Twitter spammers are having a field day with Trump’s tweets

Over the past few days, I’ve noticed a pretty interesting pattern emerging in the replies to tweets by president-elect Donald Trump.

First, Trump sends out a provoking tweet:

Then, an influential (often verified) journalist or activist replies with a thread that debunks, challenges or makes fun of Trump’s tweet. This thread gets lots of likes and retweets, and is displayed prominently at the top of the replies screen by Twitter’s official (web and mobile) clients:

Finally, an account with a name like “Deplorable Louis 🐸” replies with a link to a TeeChip campaign for a “liberal tears” mug, which gets hundreds of replies and thousands of likes and retweets:

Out of Trump’s five latest tweets, four follow this exact pattern (1, 2, 3, 4).

The tweets all follow a very similar format: their emoji-laden text is close to identical, they always link to a Facebook post that then links to a TeeChip campaign, and the accounts that tweet them have on the order of 1,000 followers. These are all telltale signs for spam.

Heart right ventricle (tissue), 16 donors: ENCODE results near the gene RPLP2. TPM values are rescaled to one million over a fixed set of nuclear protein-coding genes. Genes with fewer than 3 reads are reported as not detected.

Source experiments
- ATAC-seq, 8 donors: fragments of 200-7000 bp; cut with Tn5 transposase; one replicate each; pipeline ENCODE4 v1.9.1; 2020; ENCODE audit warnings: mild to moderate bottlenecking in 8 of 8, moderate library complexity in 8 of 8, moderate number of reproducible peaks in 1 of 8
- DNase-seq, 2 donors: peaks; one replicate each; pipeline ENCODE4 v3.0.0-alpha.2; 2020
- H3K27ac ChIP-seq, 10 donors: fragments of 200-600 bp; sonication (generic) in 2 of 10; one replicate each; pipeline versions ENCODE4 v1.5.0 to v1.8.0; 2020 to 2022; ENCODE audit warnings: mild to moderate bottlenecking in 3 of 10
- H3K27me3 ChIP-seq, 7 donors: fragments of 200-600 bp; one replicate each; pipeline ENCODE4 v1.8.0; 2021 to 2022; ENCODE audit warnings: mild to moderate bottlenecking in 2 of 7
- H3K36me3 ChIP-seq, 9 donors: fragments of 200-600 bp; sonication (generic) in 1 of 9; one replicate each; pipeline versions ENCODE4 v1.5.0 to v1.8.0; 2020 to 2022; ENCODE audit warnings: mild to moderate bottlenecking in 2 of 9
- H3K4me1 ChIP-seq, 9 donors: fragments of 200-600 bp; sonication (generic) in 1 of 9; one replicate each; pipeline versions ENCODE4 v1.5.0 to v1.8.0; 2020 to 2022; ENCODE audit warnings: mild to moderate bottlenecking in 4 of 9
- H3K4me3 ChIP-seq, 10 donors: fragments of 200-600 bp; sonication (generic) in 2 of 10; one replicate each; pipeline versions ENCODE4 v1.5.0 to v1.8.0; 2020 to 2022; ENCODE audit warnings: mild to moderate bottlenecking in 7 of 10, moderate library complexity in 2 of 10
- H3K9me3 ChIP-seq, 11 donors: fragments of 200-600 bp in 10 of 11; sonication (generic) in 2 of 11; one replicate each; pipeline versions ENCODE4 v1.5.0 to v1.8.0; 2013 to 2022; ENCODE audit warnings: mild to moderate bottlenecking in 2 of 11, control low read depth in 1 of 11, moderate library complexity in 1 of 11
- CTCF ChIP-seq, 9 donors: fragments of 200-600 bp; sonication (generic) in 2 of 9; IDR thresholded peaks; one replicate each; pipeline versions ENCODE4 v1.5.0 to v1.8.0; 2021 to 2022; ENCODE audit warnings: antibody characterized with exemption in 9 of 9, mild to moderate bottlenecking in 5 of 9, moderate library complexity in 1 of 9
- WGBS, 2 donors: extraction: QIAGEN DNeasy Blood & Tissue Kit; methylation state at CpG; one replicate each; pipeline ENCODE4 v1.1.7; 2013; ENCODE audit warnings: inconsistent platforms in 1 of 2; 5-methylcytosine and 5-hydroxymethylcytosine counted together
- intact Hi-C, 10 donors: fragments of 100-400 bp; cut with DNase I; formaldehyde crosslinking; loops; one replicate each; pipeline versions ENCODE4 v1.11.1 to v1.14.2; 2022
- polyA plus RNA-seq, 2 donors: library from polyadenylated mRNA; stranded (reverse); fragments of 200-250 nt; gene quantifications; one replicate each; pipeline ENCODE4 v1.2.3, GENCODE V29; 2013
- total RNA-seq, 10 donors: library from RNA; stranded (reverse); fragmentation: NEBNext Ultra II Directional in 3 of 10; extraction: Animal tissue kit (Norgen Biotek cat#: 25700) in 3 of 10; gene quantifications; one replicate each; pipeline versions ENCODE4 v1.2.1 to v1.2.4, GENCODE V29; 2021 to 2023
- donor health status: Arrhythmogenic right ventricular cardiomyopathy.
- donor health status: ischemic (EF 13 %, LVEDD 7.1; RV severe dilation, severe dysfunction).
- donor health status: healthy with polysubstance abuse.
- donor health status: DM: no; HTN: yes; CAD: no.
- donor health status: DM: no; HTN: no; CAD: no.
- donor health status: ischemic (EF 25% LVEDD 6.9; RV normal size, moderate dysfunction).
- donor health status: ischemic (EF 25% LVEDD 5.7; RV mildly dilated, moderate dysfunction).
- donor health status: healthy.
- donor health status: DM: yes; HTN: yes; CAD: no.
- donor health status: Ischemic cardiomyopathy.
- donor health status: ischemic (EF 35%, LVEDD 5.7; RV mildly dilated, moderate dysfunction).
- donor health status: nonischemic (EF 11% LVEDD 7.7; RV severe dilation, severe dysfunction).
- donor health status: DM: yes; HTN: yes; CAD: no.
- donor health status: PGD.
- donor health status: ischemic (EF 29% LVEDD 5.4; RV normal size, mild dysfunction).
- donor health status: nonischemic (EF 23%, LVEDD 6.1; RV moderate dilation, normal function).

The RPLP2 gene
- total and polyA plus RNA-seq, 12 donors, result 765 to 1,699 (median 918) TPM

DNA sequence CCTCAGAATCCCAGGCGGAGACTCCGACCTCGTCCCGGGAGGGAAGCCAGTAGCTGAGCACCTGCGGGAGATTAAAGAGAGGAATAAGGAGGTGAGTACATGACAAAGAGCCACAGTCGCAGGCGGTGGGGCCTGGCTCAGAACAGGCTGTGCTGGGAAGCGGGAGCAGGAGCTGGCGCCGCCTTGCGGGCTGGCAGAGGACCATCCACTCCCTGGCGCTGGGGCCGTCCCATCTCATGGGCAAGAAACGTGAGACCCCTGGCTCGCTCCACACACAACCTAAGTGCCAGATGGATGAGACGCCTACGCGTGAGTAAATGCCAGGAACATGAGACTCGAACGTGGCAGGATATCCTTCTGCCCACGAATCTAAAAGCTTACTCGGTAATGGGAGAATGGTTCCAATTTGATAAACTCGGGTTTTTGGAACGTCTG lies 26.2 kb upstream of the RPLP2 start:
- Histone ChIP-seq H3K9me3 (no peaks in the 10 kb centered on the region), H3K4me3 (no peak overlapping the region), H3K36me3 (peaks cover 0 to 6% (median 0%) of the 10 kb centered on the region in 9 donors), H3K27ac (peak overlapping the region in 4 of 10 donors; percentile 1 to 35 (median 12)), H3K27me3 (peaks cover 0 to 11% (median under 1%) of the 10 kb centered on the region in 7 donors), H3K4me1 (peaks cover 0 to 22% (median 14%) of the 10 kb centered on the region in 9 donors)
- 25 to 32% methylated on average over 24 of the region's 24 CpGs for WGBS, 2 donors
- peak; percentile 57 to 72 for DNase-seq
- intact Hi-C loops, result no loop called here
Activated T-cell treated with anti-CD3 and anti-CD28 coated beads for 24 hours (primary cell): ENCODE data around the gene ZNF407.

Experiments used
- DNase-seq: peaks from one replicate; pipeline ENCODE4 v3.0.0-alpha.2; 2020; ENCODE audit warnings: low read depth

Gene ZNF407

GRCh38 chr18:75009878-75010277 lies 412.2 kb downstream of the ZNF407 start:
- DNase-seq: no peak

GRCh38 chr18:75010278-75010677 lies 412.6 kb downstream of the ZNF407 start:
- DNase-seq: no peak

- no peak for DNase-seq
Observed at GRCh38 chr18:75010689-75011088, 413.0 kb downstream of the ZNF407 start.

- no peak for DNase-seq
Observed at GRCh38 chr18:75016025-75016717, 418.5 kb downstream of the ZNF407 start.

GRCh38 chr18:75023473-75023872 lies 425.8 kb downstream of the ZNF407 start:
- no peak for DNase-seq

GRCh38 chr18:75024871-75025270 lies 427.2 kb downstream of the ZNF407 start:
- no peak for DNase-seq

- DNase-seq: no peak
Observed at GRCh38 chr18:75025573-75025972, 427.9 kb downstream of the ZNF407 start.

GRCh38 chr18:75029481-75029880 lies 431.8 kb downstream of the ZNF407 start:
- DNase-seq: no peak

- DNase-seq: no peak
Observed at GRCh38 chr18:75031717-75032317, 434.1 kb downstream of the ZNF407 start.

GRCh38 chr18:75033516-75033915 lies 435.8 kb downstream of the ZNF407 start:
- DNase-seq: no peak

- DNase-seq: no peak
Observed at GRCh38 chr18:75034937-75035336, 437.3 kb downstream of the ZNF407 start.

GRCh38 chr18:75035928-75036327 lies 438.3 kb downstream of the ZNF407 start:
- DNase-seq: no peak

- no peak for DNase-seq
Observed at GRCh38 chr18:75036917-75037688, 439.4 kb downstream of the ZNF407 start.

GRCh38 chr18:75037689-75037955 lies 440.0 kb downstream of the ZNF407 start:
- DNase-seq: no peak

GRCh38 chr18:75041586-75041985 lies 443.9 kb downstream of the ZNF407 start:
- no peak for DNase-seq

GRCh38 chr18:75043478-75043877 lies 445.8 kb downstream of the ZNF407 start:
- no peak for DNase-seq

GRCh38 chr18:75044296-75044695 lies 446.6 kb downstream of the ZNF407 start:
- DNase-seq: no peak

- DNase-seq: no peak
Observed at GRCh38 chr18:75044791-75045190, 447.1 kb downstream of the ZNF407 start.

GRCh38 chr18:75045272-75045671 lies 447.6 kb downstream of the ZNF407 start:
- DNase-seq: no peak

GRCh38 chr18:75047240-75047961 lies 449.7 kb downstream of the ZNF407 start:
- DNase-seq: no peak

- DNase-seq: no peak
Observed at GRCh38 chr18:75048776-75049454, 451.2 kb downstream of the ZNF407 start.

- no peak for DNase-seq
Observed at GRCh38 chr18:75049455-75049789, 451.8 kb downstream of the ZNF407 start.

Because of TeeChip’s fairly opaque nature, it’s unclear who is running these campaigns, how many campaigns there are (they expire every 24 hours), or how many mugs they’re selling. But one thing is obvious: someone is expertly playing Twitter’s algorithms and (probably) making a lot of money off Donald Trump’s tweets.

Edit 2017–01–05: Looks like The Outline noticed this too.

One clap, two clap, three clap, forty?

By clapping more or less, you can signal to us which stories really stand out.